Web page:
Fort Laramie National Historic Site Wyoming

After leaving Idaho, Tom and I drove through the northeast corner of Utah and all the way across Wyoming.  We parked the RV just across the Wyoming line in Nebraska and then spent several days exploring the National Park Sites in the area.  We started with Fort Laramie National Historic Site in Wyoming.

Fort Laramie began as a trading post for the fur trade, specifically buffalo hides.  The fort was established in 1834 at the confluence of the Laramie and North Platte Rivers.  Originally named Fort William, the fort soon faced competition from other trading posts.  This caused the traders to build a more imposing edifice and rename the fort as Fort John.  Here Indian tribes, especially the Lakota, traded buffalo hides for manufactured goods.

In 1841 the first wagon trains of emigrants passed through the area.  The fur trade declined as business with the emigrants picked up, so the fort continued to prosper.  In 1849 the U.S. Army bought the fort to establish a military presence as the emigrants passed through.  The army renamed the fort as Fort Laramie.  Fort Laramie became the primary hub for transportation and communication through the central Rocky Mountain region.  The Mormon, California, and Oregon Trails, stage lines, the Pony Express, and the transcontinental telegraph all passed through the post.

Indian Territory according to 1851 Treaty

Fort Laramie became the primary military presence in the area.  The first treaty negotiated with the Native Americans in the area was the Horse Creek Treaty of 1851.  In exchange for safe passage of the settlers on the Oregon Trail and an annuity of $50,000 per year, the United States government set aside a huge tract of land as Indian territory.  The military in the area were advised to enforce the terms of the treaty.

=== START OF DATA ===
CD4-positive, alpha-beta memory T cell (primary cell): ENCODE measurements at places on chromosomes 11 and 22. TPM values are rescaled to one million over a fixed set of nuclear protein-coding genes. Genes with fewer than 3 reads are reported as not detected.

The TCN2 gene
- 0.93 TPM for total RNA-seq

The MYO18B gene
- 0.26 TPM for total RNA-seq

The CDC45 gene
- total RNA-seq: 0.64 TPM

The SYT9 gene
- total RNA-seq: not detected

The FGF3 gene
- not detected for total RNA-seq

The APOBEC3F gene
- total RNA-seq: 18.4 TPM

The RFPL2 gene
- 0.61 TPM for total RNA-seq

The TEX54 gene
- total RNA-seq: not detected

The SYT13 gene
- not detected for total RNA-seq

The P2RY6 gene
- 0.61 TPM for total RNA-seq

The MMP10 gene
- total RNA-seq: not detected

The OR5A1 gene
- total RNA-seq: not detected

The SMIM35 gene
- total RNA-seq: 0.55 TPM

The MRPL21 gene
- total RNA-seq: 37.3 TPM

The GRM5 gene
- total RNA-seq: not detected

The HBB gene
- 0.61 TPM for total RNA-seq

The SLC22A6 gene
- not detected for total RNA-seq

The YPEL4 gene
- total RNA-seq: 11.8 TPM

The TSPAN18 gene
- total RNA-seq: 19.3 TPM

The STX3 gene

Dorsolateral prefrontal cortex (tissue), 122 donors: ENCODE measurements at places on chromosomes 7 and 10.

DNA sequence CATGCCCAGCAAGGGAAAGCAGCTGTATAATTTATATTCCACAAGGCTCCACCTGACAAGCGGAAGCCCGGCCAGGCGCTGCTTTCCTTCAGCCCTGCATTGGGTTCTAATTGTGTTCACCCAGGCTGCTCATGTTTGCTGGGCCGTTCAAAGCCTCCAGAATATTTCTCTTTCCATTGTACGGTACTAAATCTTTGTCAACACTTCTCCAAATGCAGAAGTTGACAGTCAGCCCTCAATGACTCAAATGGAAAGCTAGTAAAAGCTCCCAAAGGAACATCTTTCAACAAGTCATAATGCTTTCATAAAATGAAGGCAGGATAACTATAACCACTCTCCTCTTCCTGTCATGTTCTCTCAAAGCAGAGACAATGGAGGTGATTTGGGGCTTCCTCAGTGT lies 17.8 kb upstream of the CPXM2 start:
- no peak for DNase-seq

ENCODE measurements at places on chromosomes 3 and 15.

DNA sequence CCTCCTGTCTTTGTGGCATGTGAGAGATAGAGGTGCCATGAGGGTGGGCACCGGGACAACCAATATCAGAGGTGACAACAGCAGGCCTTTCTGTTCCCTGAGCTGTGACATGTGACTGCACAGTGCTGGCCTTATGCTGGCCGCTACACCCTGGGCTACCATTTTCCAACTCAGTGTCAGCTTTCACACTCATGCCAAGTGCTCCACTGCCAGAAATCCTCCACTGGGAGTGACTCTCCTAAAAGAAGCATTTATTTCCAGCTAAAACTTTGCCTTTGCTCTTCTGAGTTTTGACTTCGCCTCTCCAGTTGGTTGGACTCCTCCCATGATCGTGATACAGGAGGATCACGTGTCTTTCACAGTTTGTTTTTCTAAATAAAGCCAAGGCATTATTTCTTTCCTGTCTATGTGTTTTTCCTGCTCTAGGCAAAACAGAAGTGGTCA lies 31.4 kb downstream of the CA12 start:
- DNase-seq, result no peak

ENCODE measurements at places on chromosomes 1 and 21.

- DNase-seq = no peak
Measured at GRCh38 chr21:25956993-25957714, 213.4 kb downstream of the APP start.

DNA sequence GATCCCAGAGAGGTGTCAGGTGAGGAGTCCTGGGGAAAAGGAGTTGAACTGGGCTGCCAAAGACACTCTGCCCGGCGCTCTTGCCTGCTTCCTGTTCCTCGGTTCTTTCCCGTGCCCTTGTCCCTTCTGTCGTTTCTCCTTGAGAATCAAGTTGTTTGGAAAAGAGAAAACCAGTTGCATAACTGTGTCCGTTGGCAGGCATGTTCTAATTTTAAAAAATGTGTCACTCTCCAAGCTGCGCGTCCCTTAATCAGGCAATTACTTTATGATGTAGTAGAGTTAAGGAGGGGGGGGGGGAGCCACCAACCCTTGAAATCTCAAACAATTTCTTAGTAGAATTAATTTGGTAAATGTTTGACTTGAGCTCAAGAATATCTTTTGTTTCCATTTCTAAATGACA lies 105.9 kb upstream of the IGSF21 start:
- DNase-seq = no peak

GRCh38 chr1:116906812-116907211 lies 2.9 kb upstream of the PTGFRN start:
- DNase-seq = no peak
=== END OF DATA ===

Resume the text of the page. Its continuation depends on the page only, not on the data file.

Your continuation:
Treaty of 1868 tribal lands

When miners discovered gold in the Black Hills of South Dakota, people started pouring in.  The military at Fort Laramie was directed to move the white people out of the area in accordance with the 1851 treaty.  But, as more white people settled in the area, the military began harassing the Native Americans on any pretext.  One example:  a couple of starving Sioux stole a cow from a settler and the army wiped out the Native village.  This led to years of war between the emigrants, the army, and the Native Americans.  The Native Americans fiercely defended their homeland against encroachment by the whites moving west.  Finally, in 1868 a new treaty was signed which greatly reduced tribal lands.  Even this treaty was not kept and the tribal lands continued to shrink.

As the Indian Wars came to a close Fort Laramie’s importance diminished. The post was abandoned and sold at public auction in 1890. Over the next 48 years, it nearly succumbed to the ravages of time. Preservation of the site was secured, however, in 1938 when Fort Laramie became part of the National Park System.

Today at Fort Laramie eleven structures are restored and refurnished to their historic appearance.  The Visitors Center is housed in the Commissary Storehouse built in 1884.  A bakery, guardhouse, Captain’s Quarters, Officers’ Quarters and several individual houses still stand.  The Cavalry Barracks has a restored mess hall, kitchen, and squad bays.  We could imagine the squad returning from patrol and the soldiers marching up the stairs to their bunks.

There are foundations of other buildings visible such as the Infantry Barracks, the latrine, and an administration building.  No one knows where the original Fort William was located exactly, so there are waysides interpreting one possible location.

Lakota style teepees
Visitors Center
Laramie River
Gatling gun
Latrine foundation
Captain’s House
Officers’ Quarters – oldest building in Wyoming
Doctor’s House
Cavalry Barracks
Hospital ruins

The entire time Tom and I visited Fort Laramie the wind blew between 30 and 50 mph.  Fort Laramie has used RV volunteers in the past, but they said they had difficulty keeping volunteers because of the winds.  One ranger said “people might get used to freezing in winter and burning in summer, but they never get used to the wind.”  Although the fort has an interesting history, Tom and I agreed that we would not like the constant wind either.

Fort Laramie interprets an important part of the history of our country.  The Visitors Center contains a small but very good museum.  We watched a short film on the history and spent most of our time looking at the extensive number of books.  The Bookstore was one of the best we have seen in a national park.  If you find yourself around Cheyenne, Wyoming, you should take the hour to drive up to Fort Laramie.  You will gain a new appreciation for the life of a soldier, a settler on the northern plains, and the Native Americans who call it home.